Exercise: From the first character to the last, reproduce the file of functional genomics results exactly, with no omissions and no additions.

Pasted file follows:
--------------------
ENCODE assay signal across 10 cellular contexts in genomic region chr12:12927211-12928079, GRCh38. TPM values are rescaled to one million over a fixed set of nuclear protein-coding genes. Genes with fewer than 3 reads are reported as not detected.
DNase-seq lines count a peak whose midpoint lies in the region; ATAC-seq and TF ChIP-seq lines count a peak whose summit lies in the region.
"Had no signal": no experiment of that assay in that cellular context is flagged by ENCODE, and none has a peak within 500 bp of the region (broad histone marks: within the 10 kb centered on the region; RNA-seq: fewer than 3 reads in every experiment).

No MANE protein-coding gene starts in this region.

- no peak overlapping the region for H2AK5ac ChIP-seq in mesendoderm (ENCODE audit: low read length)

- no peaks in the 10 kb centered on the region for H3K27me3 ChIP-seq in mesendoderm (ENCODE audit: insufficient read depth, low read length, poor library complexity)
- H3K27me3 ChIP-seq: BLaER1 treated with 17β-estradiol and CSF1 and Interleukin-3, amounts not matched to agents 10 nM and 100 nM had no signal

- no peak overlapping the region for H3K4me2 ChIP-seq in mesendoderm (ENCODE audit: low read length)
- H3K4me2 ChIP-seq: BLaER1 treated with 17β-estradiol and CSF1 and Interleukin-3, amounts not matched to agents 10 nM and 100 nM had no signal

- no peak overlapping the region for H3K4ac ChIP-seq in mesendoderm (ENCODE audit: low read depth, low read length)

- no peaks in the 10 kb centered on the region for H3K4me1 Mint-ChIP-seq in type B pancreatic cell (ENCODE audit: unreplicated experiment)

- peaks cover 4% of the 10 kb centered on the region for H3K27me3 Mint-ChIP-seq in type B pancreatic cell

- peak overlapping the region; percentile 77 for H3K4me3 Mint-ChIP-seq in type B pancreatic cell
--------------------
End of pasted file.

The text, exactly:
ENCODE assay signal across 10 cellular contexts in genomic region chr12:12927211-12928079, GRCh38. TPM values are rescaled to one million over a fixed set of nuclear protein-coding genes. Genes with fewer than 3 reads are reported as not detected.
DNase-seq lines count a peak whose midpoint lies in the region; ATAC-seq and TF ChIP-seq lines count a peak whose summit lies in the region.
"Had no signal": no experiment of that assay in that cellular context is flagged by ENCODE, and none has a peak within 500 bp of the region (broad histone marks: within the 10 kb centered on the region; RNA-seq: fewer than 3 reads in every experiment).

No MANE protein-coding gene starts in this region.

- no peak overlapping the region for H2AK5ac ChIP-seq in mesendoderm (ENCODE audit: low read length)

- no peaks in the 10 kb centered on the region for H3K27me3 ChIP-seq in mesendoderm (ENCODE audit: insufficient read depth, low read length, poor library complexity)
- H3K27me3 ChIP-seq: BLaER1 treated with 17β-estradiol and CSF1 and Interleukin-3, amounts not matched to agents 10 nM and 100 nM had no signal

- no peak overlapping the region for H3K4me2 ChIP-seq in mesendoderm (ENCODE audit: low read length)
- H3K4me2 ChIP-seq: BLaER1 treated with 17β-estradiol and CSF1 and Interleukin-3, amounts not matched to agents 10 nM and 100 nM had no signal

- no peak overlapping the region for H3K4ac ChIP-seq in mesendoderm (ENCODE audit: low read depth, low read length)

- no peaks in the 10 kb centered on the region for H3K4me1 Mint-ChIP-seq in type B pancreatic cell (ENCODE audit: unreplicated experiment)

- peaks cover 4% of the 10 kb centered on the region for H3K27me3 Mint-ChIP-seq in type B pancreatic cell

- peak overlapping the region; percentile 77 for H3K4me3 Mint-ChIP-seq in type B pancreatic cell